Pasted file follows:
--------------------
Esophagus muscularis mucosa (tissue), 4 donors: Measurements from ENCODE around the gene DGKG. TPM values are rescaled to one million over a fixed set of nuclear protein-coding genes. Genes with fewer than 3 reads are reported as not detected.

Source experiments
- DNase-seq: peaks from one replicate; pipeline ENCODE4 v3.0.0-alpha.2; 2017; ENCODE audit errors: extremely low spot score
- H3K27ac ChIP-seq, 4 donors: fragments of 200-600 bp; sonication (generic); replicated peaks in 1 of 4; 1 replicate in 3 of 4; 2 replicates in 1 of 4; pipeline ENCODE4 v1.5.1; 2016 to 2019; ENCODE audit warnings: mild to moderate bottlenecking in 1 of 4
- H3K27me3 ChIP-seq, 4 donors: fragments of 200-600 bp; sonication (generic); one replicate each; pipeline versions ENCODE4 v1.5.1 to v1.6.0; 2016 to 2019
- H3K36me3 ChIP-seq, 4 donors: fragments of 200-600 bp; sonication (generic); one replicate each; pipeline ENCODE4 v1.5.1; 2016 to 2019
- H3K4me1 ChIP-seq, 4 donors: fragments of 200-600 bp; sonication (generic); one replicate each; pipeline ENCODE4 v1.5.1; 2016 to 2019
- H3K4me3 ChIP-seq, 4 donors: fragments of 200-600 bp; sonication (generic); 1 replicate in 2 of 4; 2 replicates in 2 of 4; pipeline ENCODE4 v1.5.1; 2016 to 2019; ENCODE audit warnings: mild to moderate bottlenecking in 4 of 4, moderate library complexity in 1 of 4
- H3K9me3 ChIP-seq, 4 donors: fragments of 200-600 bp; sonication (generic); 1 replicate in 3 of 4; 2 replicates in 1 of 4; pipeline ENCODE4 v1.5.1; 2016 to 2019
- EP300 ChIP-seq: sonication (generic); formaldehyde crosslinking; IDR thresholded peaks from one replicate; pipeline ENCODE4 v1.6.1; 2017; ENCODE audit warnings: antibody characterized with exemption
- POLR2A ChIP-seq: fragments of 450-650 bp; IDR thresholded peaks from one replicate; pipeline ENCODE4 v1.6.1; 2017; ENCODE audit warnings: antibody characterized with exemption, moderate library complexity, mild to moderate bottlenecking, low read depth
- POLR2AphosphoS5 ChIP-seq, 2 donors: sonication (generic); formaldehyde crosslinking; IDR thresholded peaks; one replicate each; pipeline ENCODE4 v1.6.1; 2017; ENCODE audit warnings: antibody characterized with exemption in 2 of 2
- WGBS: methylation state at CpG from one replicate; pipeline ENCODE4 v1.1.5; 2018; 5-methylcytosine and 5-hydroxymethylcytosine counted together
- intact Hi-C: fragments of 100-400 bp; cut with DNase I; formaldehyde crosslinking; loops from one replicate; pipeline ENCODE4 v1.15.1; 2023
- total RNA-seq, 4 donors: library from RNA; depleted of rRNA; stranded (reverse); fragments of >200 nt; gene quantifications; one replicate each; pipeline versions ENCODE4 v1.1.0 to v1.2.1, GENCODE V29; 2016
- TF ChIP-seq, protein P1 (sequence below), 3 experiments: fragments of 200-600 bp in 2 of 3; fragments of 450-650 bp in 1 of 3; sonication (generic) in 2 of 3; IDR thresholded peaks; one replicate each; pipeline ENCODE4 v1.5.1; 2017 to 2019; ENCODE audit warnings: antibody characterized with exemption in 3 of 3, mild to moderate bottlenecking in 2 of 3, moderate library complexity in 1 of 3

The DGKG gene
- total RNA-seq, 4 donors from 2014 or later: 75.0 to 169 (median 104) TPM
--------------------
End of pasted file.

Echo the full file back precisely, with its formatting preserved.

Esophagus muscularis mucosa (tissue), 4 donors: Measurements from ENCODE around the gene DGKG. TPM values are rescaled to one million over a fixed set of nuclear protein-coding genes. Genes with fewer than 3 reads are reported as not detected.

Source experiments
- DNase-seq: peaks from one replicate; pipeline ENCODE4 v3.0.0-alpha.2; 2017; ENCODE audit errors: extremely low spot score
- H3K27ac ChIP-seq, 4 donors: fragments of 200-600 bp; sonication (generic); replicated peaks in 1 of 4; 1 replicate in 3 of 4; 2 replicates in 1 of 4; pipeline ENCODE4 v1.5.1; 2016 to 2019; ENCODE audit warnings: mild to moderate bottlenecking in 1 of 4
- H3K27me3 ChIP-seq, 4 donors: fragments of 200-600 bp; sonication (generic); one replicate each; pipeline versions ENCODE4 v1.5.1 to v1.6.0; 2016 to 2019
- H3K36me3 ChIP-seq, 4 donors: fragments of 200-600 bp; sonication (generic); one replicate each; pipeline ENCODE4 v1.5.1; 2016 to 2019
- H3K4me1 ChIP-seq, 4 donors: fragments of 200-600 bp; sonication (generic); one replicate each; pipeline ENCODE4 v1.5.1; 2016 to 2019
- H3K4me3 ChIP-seq, 4 donors: fragments of 200-600 bp; sonication (generic); 1 replicate in 2 of 4; 2 replicates in 2 of 4; pipeline ENCODE4 v1.5.1; 2016 to 2019; ENCODE audit warnings: mild to moderate bottlenecking in 4 of 4, moderate library complexity in 1 of 4
- H3K9me3 ChIP-seq, 4 donors: fragments of 200-600 bp; sonication (generic); 1 replicate in 3 of 4; 2 replicates in 1 of 4; pipeline ENCODE4 v1.5.1; 2016 to 2019
- EP300 ChIP-seq: sonication (generic); formaldehyde crosslinking; IDR thresholded peaks from one replicate; pipeline ENCODE4 v1.6.1; 2017; ENCODE audit warnings: antibody characterized with exemption
- POLR2A ChIP-seq: fragments of 450-650 bp; IDR thresholded peaks from one replicate; pipeline ENCODE4 v1.6.1; 2017; ENCODE audit warnings: antibody characterized with exemption, moderate library complexity, mild to moderate bottlenecking, low read depth
- POLR2AphosphoS5 ChIP-seq, 2 donors: sonication (generic); formaldehyde crosslinking; IDR thresholded peaks; one replicate each; pipeline ENCODE4 v1.6.1; 2017; ENCODE audit warnings: antibody characterized with exemption in 2 of 2
- WGBS: methylation state at CpG from one replicate; pipeline ENCODE4 v1.1.5; 2018; 5-methylcytosine and 5-hydroxymethylcytosine counted together
- intact Hi-C: fragments of 100-400 bp; cut with DNase I; formaldehyde crosslinking; loops from one replicate; pipeline ENCODE4 v1.15.1; 2023
- total RNA-seq, 4 donors: library from RNA; depleted of rRNA; stranded (reverse); fragments of >200 nt; gene quantifications; one replicate each; pipeline versions ENCODE4 v1.1.0 to v1.2.1, GENCODE V29; 2016
- TF ChIP-seq, protein P1 (sequence below), 3 experiments: fragments of 200-600 bp in 2 of 3; fragments of 450-650 bp in 1 of 3; sonication (generic) in 2 of 3; IDR thresholded peaks; one replicate each; pipeline ENCODE4 v1.5.1; 2017 to 2019; ENCODE audit warnings: antibody characterized with exemption in 3 of 3, mild to moderate bottlenecking in 2 of 3, moderate library complexity in 1 of 3

The DGKG gene
- total RNA-seq, 4 donors from 2014 or later: 75.0 to 169 (median 104) TPM